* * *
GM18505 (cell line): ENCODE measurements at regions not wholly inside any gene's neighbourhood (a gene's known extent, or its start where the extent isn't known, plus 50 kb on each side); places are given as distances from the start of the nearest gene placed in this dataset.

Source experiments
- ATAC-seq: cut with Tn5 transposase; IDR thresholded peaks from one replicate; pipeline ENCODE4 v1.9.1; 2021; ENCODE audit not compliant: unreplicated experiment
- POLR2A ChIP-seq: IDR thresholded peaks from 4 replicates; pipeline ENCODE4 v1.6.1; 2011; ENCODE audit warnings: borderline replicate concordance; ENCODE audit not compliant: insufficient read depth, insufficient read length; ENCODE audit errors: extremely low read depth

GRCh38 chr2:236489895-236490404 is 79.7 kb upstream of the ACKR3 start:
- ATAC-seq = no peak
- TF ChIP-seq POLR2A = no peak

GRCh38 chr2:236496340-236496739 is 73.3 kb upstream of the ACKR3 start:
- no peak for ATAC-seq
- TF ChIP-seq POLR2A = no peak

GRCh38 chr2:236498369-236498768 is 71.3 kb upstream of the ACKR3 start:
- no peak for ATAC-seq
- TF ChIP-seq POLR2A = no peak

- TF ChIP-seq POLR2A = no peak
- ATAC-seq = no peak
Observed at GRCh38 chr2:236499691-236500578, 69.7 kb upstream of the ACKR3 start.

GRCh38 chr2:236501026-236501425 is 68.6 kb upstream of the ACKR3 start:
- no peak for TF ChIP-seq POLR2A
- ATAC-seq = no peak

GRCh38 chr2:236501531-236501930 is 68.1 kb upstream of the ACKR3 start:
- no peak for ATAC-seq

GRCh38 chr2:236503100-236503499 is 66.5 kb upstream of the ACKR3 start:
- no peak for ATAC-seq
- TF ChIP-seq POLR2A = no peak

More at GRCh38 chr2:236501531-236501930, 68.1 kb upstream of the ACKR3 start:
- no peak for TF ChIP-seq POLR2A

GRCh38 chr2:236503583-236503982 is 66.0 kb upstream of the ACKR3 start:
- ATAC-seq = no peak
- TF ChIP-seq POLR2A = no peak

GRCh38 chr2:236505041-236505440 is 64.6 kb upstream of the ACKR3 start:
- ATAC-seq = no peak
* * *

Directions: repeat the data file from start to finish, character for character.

GM18505 (cell line): ENCODE measurements at regions not wholly inside any gene's neighbourhood (a gene's known extent, or its start where the extent isn't known, plus 50 kb on each side); places are given as distances from the start of the nearest gene placed in this dataset.

Source experiments
- ATAC-seq: cut with Tn5 transposase; IDR thresholded peaks from one replicate; pipeline ENCODE4 v1.9.1; 2021; ENCODE audit not compliant: unreplicated experiment
- POLR2A ChIP-seq: IDR thresholded peaks from 4 replicates; pipeline ENCODE4 v1.6.1; 2011; ENCODE audit warnings: borderline replicate concordance; ENCODE audit not compliant: insufficient read depth, insufficient read length; ENCODE audit errors: extremely low read depth

GRCh38 chr2:236489895-236490404 is 79.7 kb upstream of the ACKR3 start:
- ATAC-seq = no peak
- TF ChIP-seq POLR2A = no peak

GRCh38 chr2:236496340-236496739 is 73.3 kb upstream of the ACKR3 start:
- no peak for ATAC-seq
- TF ChIP-seq POLR2A = no peak

GRCh38 chr2:236498369-236498768 is 71.3 kb upstream of the ACKR3 start:
- no peak for ATAC-seq
- TF ChIP-seq POLR2A = no peak

- TF ChIP-seq POLR2A = no peak
- ATAC-seq = no peak
Observed at GRCh38 chr2:236499691-236500578, 69.7 kb upstream of the ACKR3 start.

GRCh38 chr2:236501026-236501425 is 68.6 kb upstream of the ACKR3 start:
- no peak for TF ChIP-seq POLR2A
- ATAC-seq = no peak

GRCh38 chr2:236501531-236501930 is 68.1 kb upstream of the ACKR3 start:
- no peak for ATAC-seq

GRCh38 chr2:236503100-236503499 is 66.5 kb upstream of the ACKR3 start:
- no peak for ATAC-seq
- TF ChIP-seq POLR2A = no peak

More at GRCh38 chr2:236501531-236501930, 68.1 kb upstream of the ACKR3 start:
- no peak for TF ChIP-seq POLR2A

GRCh38 chr2:236503583-236503982 is 66.0 kb upstream of the ACKR3 start:
- ATAC-seq = no peak
- TF ChIP-seq POLR2A = no peak

GRCh38 chr2:236505041-236505440 is 64.6 kb upstream of the ACKR3 start:
- ATAC-seq = no peak